Journal Article

Should Copyright of Academic Works be Abolished?

Steven Shavell

in Journal of Legal Analysis

Published on behalf of The John M. Olin Center for Law, Economics and Business at Harvard Law School with the support of the Considine Family Foundation

Volume 2, issue 1, pages 301-358
Published in print January 2010 | ISSN: 2161-7201
Published online January 2010 | e-ISSN: 1946-5319 | DOI: http://dx.doi.org/10.1093/jla/2.1.301
Should Copyright of Academic Works be Abolished?

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The conventional rationale for copyright of written works, that copyright is needed to foster their creation, is seemingly of limited applicability to the academic domain. For in a world without copyright of academic writing, academics would still benefit from publishing in the major way that they do now, namely, from gaining scholarly esteem. Yet publishers would presumably have to impose fees on authors because publishers would no longer be able to profit from reader charges. If these author publication fees would actually be borne by academics, their incentives to publish would be reduced. But if the publication fees would usually be paid by universities or grantors, the motive of academics to publish would be unlikely to decrease (and could actually increase)—suggesting that ending academic copyright would be socially desirable in view of the broad benefits of a copyright-free world. If so, the demise of academic copyright should probably be achieved by a change in law, for the “open access” movement that effectively seeks this objective without modification of the law faces fundamental difficulties.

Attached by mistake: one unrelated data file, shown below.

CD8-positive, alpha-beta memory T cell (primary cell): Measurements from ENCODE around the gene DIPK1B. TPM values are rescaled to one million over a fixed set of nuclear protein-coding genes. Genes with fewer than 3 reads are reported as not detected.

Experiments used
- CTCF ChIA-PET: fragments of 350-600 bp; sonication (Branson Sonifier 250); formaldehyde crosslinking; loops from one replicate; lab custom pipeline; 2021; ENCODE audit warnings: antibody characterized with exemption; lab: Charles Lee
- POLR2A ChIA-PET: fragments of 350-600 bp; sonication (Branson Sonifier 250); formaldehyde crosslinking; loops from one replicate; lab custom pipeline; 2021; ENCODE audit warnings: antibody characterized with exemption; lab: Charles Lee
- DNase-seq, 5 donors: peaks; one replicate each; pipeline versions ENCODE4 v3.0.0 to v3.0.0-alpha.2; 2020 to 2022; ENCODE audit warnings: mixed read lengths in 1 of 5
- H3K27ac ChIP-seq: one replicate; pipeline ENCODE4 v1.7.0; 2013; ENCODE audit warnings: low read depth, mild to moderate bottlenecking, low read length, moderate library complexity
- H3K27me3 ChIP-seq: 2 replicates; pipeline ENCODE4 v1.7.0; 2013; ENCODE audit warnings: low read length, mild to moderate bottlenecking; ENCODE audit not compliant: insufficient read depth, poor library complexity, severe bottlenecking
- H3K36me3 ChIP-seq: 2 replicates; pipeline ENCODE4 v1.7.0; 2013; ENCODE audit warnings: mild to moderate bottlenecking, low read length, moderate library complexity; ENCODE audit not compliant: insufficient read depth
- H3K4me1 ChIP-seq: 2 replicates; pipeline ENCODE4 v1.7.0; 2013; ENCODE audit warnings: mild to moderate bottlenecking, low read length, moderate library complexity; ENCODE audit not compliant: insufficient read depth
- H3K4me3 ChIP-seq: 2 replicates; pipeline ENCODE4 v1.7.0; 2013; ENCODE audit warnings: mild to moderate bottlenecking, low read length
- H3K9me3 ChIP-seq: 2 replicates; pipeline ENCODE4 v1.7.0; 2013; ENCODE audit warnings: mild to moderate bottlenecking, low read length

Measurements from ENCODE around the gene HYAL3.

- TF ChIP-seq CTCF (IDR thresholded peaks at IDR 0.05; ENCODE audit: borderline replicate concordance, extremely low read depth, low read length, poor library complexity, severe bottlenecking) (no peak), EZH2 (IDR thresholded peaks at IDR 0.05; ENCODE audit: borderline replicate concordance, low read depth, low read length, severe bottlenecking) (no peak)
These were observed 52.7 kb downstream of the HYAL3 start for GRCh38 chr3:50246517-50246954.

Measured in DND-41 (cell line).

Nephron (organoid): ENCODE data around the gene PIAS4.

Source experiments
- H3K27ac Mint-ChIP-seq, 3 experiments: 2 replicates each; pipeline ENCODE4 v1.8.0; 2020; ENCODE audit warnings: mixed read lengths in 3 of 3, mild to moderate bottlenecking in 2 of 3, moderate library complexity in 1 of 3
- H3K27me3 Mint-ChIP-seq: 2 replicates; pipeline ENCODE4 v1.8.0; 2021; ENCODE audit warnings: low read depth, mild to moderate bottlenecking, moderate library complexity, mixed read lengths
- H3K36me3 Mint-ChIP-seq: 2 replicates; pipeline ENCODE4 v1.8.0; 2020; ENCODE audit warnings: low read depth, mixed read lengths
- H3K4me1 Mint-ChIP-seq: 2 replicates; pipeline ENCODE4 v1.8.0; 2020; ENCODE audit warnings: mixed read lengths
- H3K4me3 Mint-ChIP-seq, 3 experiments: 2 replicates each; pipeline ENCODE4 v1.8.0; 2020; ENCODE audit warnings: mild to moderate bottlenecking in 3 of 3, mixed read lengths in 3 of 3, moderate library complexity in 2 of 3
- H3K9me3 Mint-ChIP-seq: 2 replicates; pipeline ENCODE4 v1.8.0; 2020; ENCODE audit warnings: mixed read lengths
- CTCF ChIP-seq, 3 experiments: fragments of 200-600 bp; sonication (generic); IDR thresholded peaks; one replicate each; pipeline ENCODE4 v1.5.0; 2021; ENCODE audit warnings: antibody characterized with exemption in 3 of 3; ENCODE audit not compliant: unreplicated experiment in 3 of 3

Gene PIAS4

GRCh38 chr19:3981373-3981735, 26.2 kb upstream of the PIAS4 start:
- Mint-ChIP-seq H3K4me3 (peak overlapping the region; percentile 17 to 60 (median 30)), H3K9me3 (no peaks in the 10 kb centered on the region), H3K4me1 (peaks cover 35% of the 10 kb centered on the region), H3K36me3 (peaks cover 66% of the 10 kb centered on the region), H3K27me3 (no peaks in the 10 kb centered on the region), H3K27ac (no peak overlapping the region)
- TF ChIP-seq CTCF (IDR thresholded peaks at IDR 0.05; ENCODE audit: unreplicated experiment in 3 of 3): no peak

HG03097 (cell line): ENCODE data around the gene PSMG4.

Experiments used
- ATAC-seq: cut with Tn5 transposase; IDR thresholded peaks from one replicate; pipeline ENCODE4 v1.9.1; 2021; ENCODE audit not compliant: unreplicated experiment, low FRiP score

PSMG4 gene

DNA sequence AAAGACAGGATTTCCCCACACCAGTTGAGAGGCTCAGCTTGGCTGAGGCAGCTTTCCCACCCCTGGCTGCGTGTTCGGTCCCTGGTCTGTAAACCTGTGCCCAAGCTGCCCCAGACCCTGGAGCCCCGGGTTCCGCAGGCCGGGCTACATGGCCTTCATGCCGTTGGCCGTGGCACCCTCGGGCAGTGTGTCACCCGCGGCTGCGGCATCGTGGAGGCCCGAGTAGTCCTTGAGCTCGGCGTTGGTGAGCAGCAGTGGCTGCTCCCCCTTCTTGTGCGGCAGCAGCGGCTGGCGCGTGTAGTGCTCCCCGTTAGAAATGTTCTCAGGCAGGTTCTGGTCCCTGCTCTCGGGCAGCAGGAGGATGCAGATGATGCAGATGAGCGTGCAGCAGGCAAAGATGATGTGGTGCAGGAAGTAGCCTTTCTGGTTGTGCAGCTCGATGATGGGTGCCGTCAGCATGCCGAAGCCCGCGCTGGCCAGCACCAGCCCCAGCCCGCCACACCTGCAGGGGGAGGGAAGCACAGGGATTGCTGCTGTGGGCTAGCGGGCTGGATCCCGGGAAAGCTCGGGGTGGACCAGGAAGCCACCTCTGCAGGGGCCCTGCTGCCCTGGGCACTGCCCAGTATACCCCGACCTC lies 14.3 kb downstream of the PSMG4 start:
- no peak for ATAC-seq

Journal Article.  0 words. 

Subjects: Jurisprudence and Philosophy of Law

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